The town of Woodbridge, New Jersey, along with local and federal environmental agencies, is investigating over 100 graduates of the same high school that had rare brain tumors.
Al Lupiano, a graduate of Colonia High School, said that, since posting his original theory possibly linking brain tumor diagnoses to graduates in the 1990s and early 2000s, he has gathered at least 110 graduates with rare brain tumors.
The graduates who were diagnosed include Lupiano, his wife and his late sister.
''It's overwhelming. … I'm doing this not only for my wife, my sister — my nieces are currently in the school — but this deserves further understanding. Further explanation of what occurred at that high school over these decades of people being in the building. I don't think this is the end of the story.
''I have a really bad feeling we're going to find contamination beyond the high school. There's lots and lots of people calling me, saying, 'Look, I didn't go to the high school, but I live a mile away, and we call our block cancer alley,' '' Lupiano said.
The 110 names Lupiano gathered on his list have been diagnosed with either cancerous or noncancerous primary brain tumors, meaning that the tumors originate in the brain.
An environmental scientist who has tested samples for toxins over a 33-year career, Lupiano has suggested that the school's grounds could be contaminated from a Middlesex, New Jersey, sampling plant as a potential linking factor behind the tumors. The now-closed plant is about a 30-minute drive from the school.
According to the U.S. Army Corps of Engineers' New York Division, the plant was an entry point for uranium ores ''imported for use in the nation's early atomic energy program, were assayed at the Middlesex Sampling Plant and then shipped to other sites for processing.'' It received uranium, thorium and beryllium ores between the 1940s and 1967, the year Colonia High School was built.
The New York Division's website states that even though the plant then ''decontaminated to the standards in effect at the time,'' it ''overlooked during decontamination were traces of radioactive materials that had been carried offsite over the years by wind and rain to yards of neighboring homes.''
The website adds: ''Also, records later revealed that in 1948, some radioactively contaminated materials had been trucked from the plant to the Middlesex Municipal Landfill (MML), one-half mile away. In the 1980[s], the contaminated residential properties were cleaned up, and the excavated soil was stored at the site in a specially constructed pile, known as the Vicinity Properties (VP) pile.''
NJ Spotlight News notes that soil from the plant could have been trucked to Colonia High School during its construction in 1967. According to the Mayo Clinic, people exposed to ionizing radiation are at increased risk for developing primary brain tumors, whether benign or malignant.
''[W]e have really solid data on primary brain tumors because of what we learned after World War Two, what we learned after Chernobyl. The medical journals are rich with data supporting ionizing radiation causes brain tumors.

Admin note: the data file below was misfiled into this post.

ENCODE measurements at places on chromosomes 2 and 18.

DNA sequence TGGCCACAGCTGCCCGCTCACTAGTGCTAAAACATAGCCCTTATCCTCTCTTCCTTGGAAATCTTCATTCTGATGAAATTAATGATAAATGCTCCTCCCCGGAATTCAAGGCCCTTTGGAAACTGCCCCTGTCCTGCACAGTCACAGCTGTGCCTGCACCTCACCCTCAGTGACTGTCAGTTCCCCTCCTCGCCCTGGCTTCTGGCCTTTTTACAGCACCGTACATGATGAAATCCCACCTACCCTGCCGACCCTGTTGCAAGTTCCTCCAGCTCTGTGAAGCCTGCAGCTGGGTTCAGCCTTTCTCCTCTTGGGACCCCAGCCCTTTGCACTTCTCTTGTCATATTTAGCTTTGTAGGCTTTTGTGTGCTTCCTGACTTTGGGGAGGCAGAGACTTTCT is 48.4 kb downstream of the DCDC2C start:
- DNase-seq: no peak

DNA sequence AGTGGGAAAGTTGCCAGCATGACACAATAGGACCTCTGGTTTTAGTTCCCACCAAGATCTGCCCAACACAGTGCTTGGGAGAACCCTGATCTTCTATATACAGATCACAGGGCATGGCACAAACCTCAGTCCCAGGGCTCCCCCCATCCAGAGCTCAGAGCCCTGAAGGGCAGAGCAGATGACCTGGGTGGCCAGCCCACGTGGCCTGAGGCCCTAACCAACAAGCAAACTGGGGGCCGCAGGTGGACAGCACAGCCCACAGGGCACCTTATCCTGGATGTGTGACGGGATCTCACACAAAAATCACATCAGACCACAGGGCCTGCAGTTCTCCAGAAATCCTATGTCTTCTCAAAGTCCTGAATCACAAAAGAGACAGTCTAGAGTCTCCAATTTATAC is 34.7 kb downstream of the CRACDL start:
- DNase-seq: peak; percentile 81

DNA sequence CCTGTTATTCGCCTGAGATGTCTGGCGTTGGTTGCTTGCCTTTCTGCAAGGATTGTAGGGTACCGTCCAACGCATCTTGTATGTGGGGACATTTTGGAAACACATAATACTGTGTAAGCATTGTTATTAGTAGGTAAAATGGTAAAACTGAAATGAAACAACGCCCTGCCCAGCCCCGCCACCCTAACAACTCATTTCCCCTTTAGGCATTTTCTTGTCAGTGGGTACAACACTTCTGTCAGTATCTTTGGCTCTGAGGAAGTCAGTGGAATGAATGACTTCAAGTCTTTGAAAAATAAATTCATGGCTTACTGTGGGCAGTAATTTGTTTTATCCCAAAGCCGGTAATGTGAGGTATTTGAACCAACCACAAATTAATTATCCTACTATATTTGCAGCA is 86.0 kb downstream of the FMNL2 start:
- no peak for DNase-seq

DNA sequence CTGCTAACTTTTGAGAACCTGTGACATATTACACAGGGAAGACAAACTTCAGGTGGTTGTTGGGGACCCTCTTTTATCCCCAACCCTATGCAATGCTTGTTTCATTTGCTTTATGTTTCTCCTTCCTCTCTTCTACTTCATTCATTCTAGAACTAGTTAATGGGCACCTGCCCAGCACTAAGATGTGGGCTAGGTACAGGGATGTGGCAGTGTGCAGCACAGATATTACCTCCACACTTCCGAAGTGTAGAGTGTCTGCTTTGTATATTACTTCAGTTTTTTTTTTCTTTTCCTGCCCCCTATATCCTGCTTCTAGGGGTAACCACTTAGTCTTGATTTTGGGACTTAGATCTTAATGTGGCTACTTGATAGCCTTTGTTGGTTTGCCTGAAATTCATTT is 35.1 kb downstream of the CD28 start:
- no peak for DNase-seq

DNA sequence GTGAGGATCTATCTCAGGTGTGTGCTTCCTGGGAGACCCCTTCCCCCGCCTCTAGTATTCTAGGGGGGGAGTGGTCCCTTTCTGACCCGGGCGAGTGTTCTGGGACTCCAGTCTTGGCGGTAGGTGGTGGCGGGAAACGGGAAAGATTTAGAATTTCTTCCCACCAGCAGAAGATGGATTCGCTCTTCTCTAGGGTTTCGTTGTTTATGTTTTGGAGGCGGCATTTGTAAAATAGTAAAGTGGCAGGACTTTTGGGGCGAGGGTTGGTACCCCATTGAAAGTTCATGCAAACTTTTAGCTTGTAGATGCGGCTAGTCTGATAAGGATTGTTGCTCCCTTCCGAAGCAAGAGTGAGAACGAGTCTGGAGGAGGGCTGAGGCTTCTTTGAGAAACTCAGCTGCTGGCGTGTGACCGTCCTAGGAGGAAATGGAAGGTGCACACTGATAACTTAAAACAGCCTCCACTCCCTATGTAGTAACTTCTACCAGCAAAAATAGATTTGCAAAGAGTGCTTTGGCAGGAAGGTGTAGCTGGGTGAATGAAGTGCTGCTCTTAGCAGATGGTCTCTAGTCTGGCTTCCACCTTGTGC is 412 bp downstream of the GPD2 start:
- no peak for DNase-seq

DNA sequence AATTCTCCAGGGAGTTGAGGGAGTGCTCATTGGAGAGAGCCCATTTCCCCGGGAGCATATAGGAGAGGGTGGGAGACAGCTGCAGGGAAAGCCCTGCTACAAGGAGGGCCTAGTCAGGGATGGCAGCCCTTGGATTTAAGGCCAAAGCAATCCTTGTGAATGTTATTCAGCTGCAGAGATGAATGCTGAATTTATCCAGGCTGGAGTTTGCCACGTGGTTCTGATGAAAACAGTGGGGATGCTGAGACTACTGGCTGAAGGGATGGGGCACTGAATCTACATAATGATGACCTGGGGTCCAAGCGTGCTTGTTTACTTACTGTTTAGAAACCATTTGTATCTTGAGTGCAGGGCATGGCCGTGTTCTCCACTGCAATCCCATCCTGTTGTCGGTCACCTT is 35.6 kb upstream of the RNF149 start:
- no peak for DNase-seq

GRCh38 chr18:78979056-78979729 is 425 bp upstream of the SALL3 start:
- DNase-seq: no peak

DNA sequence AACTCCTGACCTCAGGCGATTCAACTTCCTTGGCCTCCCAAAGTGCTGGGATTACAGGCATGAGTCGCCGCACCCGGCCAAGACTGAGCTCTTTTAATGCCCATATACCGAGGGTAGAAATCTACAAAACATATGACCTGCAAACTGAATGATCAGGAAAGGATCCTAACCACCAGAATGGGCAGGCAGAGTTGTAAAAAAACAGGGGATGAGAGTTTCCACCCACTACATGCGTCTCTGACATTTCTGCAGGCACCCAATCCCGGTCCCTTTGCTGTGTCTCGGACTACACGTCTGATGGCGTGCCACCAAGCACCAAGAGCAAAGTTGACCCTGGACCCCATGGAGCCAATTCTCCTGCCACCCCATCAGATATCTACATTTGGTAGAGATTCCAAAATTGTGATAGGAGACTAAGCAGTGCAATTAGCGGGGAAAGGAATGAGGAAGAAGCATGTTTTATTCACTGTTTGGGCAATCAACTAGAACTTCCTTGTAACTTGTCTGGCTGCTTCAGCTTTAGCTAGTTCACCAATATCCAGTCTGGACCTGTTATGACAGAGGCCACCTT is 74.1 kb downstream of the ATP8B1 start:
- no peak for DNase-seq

''So that's why I focused on cancerous or malignant and benign — because they're triggered by the same thing, and we have really solid statistics to say all," Lupiano said, adding that he has seen ''what happens when our government and our military [are] involved with leaving a location and not being very good environmental stewards.''
''They tend to leave stuff behind, and that stuff tends to migrate from one location to another. So it's not unheard of. That contaminated fill would have been spread all over this town from a point source that I've yet to identify that was illegally dumped back in the 40s, 50s and 60s. So if that's the case, that could explain why we have pockets of these rare cancers all over Woodbridge Township,'' Lupiano explained.
The New Jersey Departments of Health and Environmental Protection say they are involved in an investigation, saying in a joint statement: ''[O]ur agencies are aware of the concerns raised by local residents, particularly as they relate to Colonia High School, and are partnering with Mayor McCormac and Woodbridge Township to better understand the issue and determine whether any relevant environmental exposure concerns are present at the site.
''The Departments stand ready to assist Woodbridge in reviewing any environmental data it collects to determine appropriate next steps. The Department of Health will work with the federal Agency for Toxic Substance and Disease Registry (ATSDR) to provide an assessment of the potential health effects.
''If there are any potential environmental exposure pathways identified and a need for further environmental sampling, the state Health Department will work cooperatively with ATSDR to conduct a public health assessment and evaluate the potential for health effects.''
In addition, the U.S. Environmental Protection Agency stated that it has ''received information about the community's concerns related to Colonia High School'' and ''will communicate with both the New Jersey Department of Environmental Protection and the New Jersey Department of Health as they investigate the matter.''
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